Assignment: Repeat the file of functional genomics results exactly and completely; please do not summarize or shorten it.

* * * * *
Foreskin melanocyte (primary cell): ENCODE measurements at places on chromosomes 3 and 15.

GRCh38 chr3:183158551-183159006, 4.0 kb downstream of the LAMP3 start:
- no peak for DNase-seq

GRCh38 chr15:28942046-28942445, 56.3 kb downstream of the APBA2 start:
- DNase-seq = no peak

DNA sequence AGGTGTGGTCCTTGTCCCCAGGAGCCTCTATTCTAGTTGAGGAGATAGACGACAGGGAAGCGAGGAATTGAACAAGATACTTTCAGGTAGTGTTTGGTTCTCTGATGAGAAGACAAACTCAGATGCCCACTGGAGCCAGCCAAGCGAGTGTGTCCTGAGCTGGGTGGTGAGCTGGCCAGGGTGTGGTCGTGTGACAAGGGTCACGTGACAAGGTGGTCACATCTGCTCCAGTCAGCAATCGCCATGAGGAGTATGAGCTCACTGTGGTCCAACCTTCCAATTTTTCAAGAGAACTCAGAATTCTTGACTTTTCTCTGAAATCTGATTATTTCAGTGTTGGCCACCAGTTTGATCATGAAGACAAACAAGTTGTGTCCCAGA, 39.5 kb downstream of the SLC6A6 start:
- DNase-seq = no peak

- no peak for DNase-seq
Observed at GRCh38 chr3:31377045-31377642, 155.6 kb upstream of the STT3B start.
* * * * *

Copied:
Foreskin melanocyte (primary cell): ENCODE measurements at places on chromosomes 3 and 15.

GRCh38 chr3:183158551-183159006, 4.0 kb downstream of the LAMP3 start:
- no peak for DNase-seq

GRCh38 chr15:28942046-28942445, 56.3 kb downstream of the APBA2 start:
- DNase-seq = no peak

DNA sequence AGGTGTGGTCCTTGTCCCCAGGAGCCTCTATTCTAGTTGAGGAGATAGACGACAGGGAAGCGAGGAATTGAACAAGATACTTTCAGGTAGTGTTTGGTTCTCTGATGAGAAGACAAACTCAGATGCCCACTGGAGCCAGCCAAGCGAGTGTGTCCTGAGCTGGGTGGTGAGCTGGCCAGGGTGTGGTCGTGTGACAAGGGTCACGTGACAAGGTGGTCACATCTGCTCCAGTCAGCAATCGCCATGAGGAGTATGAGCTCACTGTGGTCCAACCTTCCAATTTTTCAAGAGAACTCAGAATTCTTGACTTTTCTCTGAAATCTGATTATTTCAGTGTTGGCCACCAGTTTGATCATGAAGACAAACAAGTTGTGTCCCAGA, 39.5 kb downstream of the SLC6A6 start:
- DNase-seq = no peak

- no peak for DNase-seq
Observed at GRCh38 chr3:31377045-31377642, 155.6 kb upstream of the STT3B start.